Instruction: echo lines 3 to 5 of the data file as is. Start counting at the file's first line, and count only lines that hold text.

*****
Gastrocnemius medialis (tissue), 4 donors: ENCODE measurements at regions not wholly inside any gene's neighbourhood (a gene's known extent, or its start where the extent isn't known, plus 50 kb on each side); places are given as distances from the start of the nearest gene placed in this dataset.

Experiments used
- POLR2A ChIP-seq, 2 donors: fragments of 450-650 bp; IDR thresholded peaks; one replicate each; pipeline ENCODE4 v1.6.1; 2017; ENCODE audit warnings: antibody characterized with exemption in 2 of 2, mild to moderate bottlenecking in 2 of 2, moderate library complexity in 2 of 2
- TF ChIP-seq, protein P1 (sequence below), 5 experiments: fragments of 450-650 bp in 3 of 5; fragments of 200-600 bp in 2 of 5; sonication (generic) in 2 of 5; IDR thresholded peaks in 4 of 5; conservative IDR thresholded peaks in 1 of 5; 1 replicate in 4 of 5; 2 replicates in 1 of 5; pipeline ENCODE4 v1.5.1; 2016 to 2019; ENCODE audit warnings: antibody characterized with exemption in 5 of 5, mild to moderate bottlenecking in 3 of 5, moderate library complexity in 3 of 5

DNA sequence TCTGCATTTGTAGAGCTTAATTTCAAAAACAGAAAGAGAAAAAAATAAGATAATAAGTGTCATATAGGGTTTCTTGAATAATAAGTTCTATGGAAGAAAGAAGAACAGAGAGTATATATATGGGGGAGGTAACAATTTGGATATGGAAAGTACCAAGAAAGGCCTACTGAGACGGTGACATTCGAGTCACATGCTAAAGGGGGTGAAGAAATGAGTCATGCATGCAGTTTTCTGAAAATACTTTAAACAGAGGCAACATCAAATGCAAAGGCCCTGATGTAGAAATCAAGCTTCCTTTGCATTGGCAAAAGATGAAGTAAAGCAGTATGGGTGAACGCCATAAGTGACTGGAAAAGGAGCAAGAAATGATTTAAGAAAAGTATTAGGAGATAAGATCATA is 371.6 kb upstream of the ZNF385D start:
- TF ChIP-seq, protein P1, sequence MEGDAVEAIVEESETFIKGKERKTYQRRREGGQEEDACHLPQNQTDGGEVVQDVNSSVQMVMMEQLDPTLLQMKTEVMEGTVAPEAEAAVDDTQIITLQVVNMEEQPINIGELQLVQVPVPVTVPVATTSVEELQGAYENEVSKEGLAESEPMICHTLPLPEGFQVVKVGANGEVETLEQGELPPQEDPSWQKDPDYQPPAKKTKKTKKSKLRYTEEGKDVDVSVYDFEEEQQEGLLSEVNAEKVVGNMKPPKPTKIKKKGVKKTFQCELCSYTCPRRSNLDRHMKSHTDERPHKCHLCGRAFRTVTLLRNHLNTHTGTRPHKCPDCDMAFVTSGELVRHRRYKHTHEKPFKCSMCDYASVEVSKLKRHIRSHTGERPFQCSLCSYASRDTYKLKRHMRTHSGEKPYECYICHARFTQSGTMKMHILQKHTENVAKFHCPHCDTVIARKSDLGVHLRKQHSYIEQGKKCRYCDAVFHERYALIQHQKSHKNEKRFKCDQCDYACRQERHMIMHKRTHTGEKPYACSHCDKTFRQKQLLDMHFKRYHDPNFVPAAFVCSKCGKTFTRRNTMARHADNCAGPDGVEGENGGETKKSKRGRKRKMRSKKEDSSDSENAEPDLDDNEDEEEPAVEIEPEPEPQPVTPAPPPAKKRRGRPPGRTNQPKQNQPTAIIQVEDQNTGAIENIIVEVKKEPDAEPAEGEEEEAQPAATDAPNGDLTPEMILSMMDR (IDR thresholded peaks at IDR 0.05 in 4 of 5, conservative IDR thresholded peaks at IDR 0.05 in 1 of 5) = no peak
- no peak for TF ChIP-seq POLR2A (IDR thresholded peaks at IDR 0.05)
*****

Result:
- POLR2A ChIP-seq, 2 donors: fragments of 450-650 bp; IDR thresholded peaks; one replicate each; pipeline ENCODE4 v1.6.1; 2017; ENCODE audit warnings: antibody characterized with exemption in 2 of 2, mild to moderate bottlenecking in 2 of 2, moderate library complexity in 2 of 2
- TF ChIP-seq, protein P1 (sequence below), 5 experiments: fragments of 450-650 bp in 3 of 5; fragments of 200-600 bp in 2 of 5; sonication (generic) in 2 of 5; IDR thresholded peaks in 4 of 5; conservative IDR thresholded peaks in 1 of 5; 1 replicate in 4 of 5; 2 replicates in 1 of 5; pipeline ENCODE4 v1.5.1; 2016 to 2019; ENCODE audit warnings: antibody characterized with exemption in 5 of 5, mild to moderate bottlenecking in 3 of 5, moderate library complexity in 3 of 5

DNA sequence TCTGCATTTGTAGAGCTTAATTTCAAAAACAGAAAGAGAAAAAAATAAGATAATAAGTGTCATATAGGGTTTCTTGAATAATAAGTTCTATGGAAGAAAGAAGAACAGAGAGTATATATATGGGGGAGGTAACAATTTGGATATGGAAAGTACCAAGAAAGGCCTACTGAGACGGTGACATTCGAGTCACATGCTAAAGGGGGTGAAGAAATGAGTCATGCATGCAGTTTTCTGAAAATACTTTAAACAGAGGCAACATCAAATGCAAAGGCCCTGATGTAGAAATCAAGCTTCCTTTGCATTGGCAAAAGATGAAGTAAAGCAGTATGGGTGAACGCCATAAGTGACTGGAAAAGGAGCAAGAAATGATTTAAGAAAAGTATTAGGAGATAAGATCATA is 371.6 kb upstream of the ZNF385D start: